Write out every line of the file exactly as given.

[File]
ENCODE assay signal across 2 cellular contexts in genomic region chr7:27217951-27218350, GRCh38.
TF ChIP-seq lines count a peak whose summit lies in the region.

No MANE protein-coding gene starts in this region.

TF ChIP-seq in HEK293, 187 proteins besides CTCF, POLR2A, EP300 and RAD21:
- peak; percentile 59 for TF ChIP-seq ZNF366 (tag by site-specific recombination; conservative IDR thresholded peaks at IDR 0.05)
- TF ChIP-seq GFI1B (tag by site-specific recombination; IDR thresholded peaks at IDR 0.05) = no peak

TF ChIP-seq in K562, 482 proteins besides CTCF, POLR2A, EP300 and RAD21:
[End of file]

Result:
ENCODE assay signal across 2 cellular contexts in genomic region chr7:27217951-27218350, GRCh38.
TF ChIP-seq lines count a peak whose summit lies in the region.

No MANE protein-coding gene starts in this region.

TF ChIP-seq in HEK293, 187 proteins besides CTCF, POLR2A, EP300 and RAD21:
- peak; percentile 59 for TF ChIP-seq ZNF366 (tag by site-specific recombination; conservative IDR thresholded peaks at IDR 0.05)
- TF ChIP-seq GFI1B (tag by site-specific recombination; IDR thresholded peaks at IDR 0.05) = no peak

TF ChIP-seq in K562, 482 proteins besides CTCF, POLR2A, EP300 and RAD21: